“Marcus Redmond, for this act of disrespect, I would like to formally reiterate my previous apology. I am sorry,” he continued. “When I publicly apologized on Twitter and Facebook, it was in a direct reply within your posts, specifically intended for you to see. If my apology came off as forced or  insincere, that was not my intention, as I genuinely am sorry for snapping at you.”

Mike “ElvenShadow” Boczar wasn’t involved in organizing the event or the exchange, but he also issued a statement in the group:

“First of all, let me just say that there is no defending what Hionis said. It was unprofessional and not the way to handle things. He and I had a long talk about it yesterday shortly after I found out. He has since apologized and CGC staff WILL be paying CoolKid within 5 to 7 days, just like every other competitor,” Boczar wrote. “Frosty Faustings is run by a very large group of dedicated staff in the FGC who also work at a ton of other events. Hionis also works on other FGC events [such as Combo Breaker], not just FF. I won’t name them all, but if you were to boycott FF based on the mistake of one individual at a separate event. you would need to boycott a lot of other events using the same logic, it would be unfair to all of the other people who work so hard on FF and who work hard on other events. Hionis usually does great work and this type of thing hasn’t happened before. I’ve spoken with him personally and can PROMISE you that nothing like this will happen at FF.”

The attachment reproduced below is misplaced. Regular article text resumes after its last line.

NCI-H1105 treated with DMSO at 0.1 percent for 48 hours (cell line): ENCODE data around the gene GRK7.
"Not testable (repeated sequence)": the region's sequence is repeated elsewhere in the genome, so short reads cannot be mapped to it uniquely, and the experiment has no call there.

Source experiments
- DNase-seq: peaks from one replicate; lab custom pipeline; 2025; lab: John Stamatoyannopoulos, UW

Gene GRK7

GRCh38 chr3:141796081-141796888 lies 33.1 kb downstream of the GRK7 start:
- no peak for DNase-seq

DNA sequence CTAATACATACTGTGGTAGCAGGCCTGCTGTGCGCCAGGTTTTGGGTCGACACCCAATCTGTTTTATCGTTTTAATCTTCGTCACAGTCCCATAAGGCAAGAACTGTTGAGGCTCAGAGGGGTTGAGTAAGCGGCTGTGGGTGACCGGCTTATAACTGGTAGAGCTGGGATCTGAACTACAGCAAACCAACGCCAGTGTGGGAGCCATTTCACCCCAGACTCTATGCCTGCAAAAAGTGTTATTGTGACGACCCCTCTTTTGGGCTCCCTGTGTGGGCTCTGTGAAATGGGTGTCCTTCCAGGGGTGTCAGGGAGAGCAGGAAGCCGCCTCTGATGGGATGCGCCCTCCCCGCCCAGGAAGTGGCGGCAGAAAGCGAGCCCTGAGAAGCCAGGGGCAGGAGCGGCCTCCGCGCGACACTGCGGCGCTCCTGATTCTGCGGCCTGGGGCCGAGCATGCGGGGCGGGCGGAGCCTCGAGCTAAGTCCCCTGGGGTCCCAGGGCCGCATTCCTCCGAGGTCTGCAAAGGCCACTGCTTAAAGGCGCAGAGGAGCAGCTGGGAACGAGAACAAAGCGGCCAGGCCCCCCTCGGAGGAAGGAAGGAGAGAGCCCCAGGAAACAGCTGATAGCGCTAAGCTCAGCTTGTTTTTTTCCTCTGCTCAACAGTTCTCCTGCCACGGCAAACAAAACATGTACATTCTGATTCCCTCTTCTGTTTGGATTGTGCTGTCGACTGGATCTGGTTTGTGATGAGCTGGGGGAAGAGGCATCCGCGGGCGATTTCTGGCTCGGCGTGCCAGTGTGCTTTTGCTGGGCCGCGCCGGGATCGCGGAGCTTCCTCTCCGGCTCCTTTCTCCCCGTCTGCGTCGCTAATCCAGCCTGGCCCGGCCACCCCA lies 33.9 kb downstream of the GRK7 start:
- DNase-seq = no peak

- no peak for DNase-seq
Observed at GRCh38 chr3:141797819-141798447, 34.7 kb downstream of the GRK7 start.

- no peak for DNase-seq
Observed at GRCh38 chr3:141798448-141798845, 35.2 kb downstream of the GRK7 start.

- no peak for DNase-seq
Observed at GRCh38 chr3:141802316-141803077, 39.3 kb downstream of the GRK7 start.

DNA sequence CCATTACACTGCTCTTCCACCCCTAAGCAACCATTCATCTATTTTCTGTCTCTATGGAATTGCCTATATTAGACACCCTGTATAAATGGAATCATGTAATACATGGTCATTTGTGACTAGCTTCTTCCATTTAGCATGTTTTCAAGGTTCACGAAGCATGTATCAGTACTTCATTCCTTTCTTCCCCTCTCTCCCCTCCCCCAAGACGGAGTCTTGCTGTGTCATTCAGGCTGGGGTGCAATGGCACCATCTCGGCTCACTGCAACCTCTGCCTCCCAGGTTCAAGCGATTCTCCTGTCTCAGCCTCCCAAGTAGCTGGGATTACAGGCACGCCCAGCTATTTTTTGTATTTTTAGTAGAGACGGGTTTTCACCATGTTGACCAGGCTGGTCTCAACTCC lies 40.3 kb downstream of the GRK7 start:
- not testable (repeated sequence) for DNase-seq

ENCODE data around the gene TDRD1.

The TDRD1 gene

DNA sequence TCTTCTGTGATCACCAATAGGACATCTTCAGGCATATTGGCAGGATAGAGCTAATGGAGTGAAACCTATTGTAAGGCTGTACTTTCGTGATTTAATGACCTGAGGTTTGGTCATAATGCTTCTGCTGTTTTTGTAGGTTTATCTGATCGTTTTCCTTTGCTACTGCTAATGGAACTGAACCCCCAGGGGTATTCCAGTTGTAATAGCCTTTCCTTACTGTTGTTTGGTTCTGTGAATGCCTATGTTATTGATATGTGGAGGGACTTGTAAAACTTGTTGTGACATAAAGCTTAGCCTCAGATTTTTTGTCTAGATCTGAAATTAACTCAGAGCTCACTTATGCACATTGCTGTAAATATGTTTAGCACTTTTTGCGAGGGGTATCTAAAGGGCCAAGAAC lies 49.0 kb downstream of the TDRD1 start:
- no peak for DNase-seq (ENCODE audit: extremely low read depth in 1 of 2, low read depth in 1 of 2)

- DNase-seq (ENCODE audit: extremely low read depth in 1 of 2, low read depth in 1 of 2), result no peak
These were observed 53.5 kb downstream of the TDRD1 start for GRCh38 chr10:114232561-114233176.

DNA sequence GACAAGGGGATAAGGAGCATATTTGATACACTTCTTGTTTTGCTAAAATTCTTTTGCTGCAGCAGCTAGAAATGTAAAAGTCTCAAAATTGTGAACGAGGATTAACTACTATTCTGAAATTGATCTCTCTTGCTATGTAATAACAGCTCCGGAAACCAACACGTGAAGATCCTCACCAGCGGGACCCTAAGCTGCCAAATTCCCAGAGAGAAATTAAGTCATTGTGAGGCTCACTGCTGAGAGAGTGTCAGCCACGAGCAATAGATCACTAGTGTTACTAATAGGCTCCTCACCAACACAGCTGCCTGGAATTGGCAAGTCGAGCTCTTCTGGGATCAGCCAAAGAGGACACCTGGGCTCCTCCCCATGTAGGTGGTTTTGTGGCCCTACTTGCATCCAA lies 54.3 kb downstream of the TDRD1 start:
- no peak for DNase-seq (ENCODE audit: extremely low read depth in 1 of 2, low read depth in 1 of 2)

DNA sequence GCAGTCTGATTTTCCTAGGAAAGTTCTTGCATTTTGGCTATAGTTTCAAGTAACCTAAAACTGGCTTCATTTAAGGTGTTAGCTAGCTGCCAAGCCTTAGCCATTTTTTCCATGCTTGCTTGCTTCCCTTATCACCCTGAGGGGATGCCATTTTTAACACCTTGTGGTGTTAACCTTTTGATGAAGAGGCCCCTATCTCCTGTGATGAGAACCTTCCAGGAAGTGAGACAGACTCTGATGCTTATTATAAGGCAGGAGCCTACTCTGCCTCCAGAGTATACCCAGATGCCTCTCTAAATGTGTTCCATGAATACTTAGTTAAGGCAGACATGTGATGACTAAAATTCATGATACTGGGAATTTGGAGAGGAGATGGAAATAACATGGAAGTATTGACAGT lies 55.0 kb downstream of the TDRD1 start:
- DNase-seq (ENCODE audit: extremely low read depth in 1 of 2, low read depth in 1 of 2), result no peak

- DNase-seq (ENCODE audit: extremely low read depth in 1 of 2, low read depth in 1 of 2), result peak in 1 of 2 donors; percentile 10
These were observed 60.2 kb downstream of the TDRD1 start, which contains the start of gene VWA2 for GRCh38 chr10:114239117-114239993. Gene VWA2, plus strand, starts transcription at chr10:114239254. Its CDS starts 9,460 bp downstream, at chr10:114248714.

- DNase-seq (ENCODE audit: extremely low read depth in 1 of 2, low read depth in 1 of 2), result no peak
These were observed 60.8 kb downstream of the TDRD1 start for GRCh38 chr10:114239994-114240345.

Eric Boyer, who is part of Mad City — the company that organized the event — explained some of the background of how the event was run. Initially, fighting games were not part of the weekend lineup. The company has focused on PC titles only in the past.

“Let me just say this, I do not support the response that was given in those screenshots and that does not represent what we trying to build here with this event,” Boyer wrote. I’d still like to learn a bit more about it, and I’m very sorry that things played out the way they did. Because of the timing in which the FGC team joined us with this event, a lot of decisions have already been made at that point in previous months. Paying out every winner over the entire event after it ends, while setting an expectation of no longer than 7 days is one of those things. The FGC team proactively communicated that this would be a little tough for the community and what is historically done, but it was a decision that had already been made and baked into the logistical flow of the event.”